Quantcast
Photo by Max von Gumppenberg and Patrick Bienert

a former helmut lang assistant is berlin's fashion star

ByJuule Kaytranslated byDaniel Stächelinphotos byMax von GumppenbergandPatrick Bienert

Kostas Murkudis explains why he’s not a fan of the logo trend and why he doesn't call himself a minimalist designer.

Photo by Max von Gumppenberg and Patrick Bienert

This article was originally published by i-D Germany.

Kostas Murkudis actually wanted to study art so he could work as a restorer or architect. But as fate would have it, he took a different course. By way of a number of detours -- including a two-year stint in a chemistry lab -- he finally landed in fashion. "I couldn't imagine spending the rest of my life throwing together different products in the kitchen just so see what would come of it," explains Kostas about the chemistry degree he started with. "That was just too mundane, too unpoetic and lacking creative options." Kostas discovered poetry in fashion -- first as Helmut Lang's right-hand man, before deciding to start his own label.

Through his collections he reveals his unique take on fashion. Kostas is loud and soft simultaneously; he plays with forms and silhouettes with an artistic, performative and very free sensibility. "I like to hide things. Those who want to see it will see it," he says. Here he discusses his working practice and why it's worth reading between the lines more frequently.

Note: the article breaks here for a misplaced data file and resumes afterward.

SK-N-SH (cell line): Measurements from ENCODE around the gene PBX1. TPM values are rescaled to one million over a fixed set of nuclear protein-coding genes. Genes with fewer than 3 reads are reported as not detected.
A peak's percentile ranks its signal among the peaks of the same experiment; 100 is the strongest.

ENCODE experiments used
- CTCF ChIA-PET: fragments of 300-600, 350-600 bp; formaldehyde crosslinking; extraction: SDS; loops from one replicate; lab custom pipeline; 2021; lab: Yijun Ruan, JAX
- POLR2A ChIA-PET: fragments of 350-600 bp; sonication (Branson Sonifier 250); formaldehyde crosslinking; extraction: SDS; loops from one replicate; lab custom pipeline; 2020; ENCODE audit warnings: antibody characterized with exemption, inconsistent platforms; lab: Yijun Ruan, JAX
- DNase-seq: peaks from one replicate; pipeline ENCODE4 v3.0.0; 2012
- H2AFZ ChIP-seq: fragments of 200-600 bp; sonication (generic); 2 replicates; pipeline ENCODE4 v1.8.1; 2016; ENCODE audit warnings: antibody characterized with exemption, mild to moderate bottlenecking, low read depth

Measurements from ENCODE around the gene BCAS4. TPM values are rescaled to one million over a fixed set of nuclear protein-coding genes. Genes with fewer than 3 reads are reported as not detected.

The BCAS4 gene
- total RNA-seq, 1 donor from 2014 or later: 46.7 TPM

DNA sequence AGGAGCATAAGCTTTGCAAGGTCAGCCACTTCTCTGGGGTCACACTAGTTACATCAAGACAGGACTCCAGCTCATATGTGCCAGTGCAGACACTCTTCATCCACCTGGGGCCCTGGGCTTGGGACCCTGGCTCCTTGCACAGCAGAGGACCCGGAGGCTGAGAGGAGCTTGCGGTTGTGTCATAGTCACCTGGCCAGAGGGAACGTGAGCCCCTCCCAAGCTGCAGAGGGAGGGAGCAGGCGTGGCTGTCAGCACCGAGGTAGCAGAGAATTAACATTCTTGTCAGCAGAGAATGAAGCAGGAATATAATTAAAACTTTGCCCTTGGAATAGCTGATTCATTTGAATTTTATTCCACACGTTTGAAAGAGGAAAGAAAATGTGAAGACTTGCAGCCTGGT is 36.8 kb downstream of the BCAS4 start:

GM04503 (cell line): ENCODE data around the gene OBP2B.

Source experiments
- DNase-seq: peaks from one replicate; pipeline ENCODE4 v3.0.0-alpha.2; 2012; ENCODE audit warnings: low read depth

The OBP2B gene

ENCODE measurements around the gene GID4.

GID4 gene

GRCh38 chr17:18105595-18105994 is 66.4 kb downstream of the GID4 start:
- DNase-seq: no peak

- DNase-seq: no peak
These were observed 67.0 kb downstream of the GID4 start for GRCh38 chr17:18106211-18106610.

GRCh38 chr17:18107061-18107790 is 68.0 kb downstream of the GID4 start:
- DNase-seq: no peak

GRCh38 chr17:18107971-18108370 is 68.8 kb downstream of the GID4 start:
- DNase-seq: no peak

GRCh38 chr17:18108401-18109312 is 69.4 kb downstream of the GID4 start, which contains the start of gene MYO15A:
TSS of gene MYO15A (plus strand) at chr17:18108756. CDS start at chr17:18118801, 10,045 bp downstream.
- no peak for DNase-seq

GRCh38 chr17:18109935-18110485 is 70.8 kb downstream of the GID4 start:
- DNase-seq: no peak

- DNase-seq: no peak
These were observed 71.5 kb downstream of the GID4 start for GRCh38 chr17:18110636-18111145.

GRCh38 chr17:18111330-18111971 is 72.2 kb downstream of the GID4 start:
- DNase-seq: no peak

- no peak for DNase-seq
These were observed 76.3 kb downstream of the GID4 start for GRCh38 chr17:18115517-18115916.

You were Helmut Lang's right-hand man for seven years. What motivated you to form your own label?
They were actually more private reasons. I became a father and was on a plane to Munich almost every week. At some point I felt like a guest in my own house and thought that things couldn't go on like that anymore. I had two options: either move to Vienna and become completely absorbed by the work, or quit entirely. I went for the latter and at first took a break for a year, because I'd had enough of fashion for a while. In the end I wound up having a lot of discussions with Helmut and he said: "Hey, you can't just throw this all away like that. You have to find your way back."

Why did you feel you had to take a break?